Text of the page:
How Does Pathways Work?
How does Pathways Work?
Pathways thinking begins by identifying the people within the span of influence of your church that you might meaningfully engage. In church planting literature, these people are sometimes referred to as a ‘mission focus group’ – ie the people with whom you’ll focus your primary attention in mission. Once you’re identified a mission focus group, Pathways encourages you to think about the following seven stages that map the journey from being someone who doesn’t know Jesus or his followers, to being a person who’s leading others in mission.
Once you’re identified a mission focus group, Pathways encourages you to think about the following seven stages that map the journey from being someone who doesn’t know Jesus or his followers, to being a person who’s leading others in ministry.
In Pathways parlance, we say that people have ‘potential for contact’ when they’re only an introduction away from connecting with someone from the church. That introduction could come by finding a phone number in a directory, meeting in the course of daily life, or visiting a website.
Once that contact is made with someone from church, a person is ‘in touch’ with the church (even if they may not yet know it). It may be that they’ve begun a friendship with a church member, or had a meeting with the minister to arrange their wedding. Whichever way, there’s someone at church who knows their name and is interested enough to nurture the relationship.
A person ‘in touch’ with a local church is only an invitation away from beginning to feel like they ‘belong’ with the church community. This means that they fairly regularly participate in a group that includes a number of Christians. This is often where their felt needs are met – be it a playgroup, a marriage support group or an after-school kids-club.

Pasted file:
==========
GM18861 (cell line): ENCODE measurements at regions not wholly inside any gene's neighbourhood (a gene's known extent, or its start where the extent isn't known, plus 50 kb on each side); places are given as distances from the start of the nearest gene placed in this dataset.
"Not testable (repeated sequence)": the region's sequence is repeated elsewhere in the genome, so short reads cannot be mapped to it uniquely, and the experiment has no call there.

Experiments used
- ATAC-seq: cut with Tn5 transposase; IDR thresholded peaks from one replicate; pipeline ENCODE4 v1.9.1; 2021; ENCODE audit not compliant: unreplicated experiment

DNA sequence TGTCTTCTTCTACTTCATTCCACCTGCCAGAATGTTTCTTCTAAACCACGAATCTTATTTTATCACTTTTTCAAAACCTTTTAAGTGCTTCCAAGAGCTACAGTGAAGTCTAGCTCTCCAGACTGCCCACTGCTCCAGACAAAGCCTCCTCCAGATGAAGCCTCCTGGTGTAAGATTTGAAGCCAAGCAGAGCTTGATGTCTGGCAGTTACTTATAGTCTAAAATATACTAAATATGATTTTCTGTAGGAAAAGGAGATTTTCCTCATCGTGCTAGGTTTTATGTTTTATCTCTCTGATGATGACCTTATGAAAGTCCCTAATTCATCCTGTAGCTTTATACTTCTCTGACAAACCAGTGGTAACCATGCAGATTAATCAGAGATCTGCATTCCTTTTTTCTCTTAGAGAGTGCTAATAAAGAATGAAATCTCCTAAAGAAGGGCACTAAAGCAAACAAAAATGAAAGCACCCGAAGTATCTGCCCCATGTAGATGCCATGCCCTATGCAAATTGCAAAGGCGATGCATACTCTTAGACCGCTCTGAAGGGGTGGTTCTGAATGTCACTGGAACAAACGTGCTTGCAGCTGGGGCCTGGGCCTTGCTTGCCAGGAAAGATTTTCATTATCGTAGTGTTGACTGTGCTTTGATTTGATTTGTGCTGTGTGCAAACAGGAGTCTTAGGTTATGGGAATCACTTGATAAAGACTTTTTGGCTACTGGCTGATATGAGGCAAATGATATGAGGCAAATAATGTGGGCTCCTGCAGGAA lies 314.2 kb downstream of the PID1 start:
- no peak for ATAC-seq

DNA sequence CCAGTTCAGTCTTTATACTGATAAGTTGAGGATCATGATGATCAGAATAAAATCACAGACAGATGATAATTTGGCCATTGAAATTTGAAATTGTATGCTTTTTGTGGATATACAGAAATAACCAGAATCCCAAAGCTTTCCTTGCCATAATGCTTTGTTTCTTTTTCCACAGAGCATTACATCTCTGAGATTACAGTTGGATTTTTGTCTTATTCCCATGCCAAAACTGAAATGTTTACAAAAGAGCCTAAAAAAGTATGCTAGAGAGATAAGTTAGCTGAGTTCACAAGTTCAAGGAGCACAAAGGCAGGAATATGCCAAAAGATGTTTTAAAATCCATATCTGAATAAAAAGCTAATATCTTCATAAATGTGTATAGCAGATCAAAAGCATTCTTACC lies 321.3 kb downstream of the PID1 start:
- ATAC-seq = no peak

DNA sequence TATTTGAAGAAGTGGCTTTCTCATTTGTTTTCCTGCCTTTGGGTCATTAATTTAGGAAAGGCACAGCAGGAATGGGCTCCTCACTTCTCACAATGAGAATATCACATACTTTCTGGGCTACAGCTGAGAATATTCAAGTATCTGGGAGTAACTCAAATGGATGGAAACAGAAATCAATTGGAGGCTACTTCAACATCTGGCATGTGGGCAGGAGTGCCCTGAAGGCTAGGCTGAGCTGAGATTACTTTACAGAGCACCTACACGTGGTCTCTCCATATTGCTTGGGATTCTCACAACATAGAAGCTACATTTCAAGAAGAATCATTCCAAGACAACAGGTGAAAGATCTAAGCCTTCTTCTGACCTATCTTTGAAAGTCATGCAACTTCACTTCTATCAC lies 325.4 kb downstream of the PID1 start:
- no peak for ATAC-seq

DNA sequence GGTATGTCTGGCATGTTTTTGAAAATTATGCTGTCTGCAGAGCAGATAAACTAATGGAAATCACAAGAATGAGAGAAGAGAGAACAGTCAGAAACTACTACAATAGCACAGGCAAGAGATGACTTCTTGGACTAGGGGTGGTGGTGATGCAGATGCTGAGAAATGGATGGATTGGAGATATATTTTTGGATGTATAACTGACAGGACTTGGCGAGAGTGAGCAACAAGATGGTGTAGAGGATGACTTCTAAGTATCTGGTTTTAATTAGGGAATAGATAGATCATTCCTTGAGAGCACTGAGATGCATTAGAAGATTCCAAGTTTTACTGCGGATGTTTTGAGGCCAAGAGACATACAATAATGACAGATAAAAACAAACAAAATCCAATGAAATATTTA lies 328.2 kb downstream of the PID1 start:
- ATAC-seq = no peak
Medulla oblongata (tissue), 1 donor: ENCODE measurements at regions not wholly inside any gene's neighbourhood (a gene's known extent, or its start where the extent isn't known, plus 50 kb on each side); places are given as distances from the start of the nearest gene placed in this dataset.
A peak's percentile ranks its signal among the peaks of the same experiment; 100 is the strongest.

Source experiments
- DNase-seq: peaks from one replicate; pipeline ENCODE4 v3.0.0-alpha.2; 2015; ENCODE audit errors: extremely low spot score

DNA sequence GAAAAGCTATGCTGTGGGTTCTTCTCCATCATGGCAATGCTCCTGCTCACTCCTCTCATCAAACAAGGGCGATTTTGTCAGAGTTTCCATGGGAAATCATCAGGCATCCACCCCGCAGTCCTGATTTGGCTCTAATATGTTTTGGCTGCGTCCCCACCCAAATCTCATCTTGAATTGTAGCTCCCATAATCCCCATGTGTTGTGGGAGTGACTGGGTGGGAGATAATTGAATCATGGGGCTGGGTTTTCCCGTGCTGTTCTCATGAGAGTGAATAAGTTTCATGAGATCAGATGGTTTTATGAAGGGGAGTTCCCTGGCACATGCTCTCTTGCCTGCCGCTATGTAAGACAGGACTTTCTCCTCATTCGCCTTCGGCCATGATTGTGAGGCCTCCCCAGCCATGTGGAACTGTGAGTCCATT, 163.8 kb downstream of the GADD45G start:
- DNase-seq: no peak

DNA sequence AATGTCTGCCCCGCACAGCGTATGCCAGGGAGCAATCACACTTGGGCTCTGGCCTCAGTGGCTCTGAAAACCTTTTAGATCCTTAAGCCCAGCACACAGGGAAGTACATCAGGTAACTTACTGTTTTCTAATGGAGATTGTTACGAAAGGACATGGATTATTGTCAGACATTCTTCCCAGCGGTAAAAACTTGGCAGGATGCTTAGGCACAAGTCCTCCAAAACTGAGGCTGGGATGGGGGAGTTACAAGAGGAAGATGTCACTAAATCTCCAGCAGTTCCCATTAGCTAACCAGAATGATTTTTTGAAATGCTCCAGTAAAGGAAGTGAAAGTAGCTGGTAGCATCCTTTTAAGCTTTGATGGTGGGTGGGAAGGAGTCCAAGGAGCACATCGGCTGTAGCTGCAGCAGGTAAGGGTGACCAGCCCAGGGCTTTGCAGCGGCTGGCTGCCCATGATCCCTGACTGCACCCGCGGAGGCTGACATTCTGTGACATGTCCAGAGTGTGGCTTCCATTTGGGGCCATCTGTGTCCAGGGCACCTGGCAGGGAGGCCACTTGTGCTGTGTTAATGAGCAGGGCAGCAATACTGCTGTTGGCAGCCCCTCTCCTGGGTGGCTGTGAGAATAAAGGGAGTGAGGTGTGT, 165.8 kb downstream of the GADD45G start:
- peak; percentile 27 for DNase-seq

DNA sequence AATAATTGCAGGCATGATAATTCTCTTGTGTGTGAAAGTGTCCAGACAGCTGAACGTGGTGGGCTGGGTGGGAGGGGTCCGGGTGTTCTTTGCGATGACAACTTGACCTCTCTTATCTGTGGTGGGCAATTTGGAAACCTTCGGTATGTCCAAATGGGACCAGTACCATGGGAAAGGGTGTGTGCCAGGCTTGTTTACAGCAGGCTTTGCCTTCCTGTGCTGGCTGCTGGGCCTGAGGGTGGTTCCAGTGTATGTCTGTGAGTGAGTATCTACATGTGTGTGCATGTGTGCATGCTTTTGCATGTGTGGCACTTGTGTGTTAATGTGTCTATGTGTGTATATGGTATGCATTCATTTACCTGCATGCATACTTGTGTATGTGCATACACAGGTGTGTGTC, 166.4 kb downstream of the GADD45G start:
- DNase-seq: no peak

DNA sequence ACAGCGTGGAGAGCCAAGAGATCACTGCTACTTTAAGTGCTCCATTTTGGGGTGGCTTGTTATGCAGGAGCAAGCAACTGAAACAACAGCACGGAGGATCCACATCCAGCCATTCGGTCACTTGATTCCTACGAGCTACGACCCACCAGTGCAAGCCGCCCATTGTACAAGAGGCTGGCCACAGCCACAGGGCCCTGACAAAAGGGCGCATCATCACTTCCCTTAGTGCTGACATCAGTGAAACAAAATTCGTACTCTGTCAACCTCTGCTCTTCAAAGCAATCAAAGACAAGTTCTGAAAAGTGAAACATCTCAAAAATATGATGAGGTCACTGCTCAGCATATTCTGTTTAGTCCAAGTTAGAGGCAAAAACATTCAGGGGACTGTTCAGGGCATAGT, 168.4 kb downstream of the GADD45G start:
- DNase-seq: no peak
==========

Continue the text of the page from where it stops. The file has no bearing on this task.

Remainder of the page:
Embracing the Gospel
People who feel some sense of belonging are only an invitation away from beginning to consider the claims of Jesus Christ. We call this stage ‘Embracing the Gospel’. Here people come to understand the good news that God loves them, that God has made a way for them to be adopted as his children through Jesus. This could happen through traditional means such as the confirmation class, a process-evangelism course like Alpha, or a discovery Bible study.
People who’ve embraced the gospel can naturally be invited to environments that help them shape their life and values to the teaching and example of Jesus. The ‘following Jesus’ stage is about helping believers to embed habits that will lead to a lifestyle of discipleship.
Following Jesus activities might be a Bible class or a prayer triplet. It’s almost certainly the weekend worship service.
Serving in Ministry
Serving in ministry activities help and support people to contribute to the ministry of Jesus and his church. These include processes like ministry team training and giftedness discovery courses.
The final stage in the pathway is Leading ministry and includes activities like the church board or leadership community. Some may never move to this stage – leadership is not everyone’s cup of tea.
You can see the stages laid out in a helpful matrix here.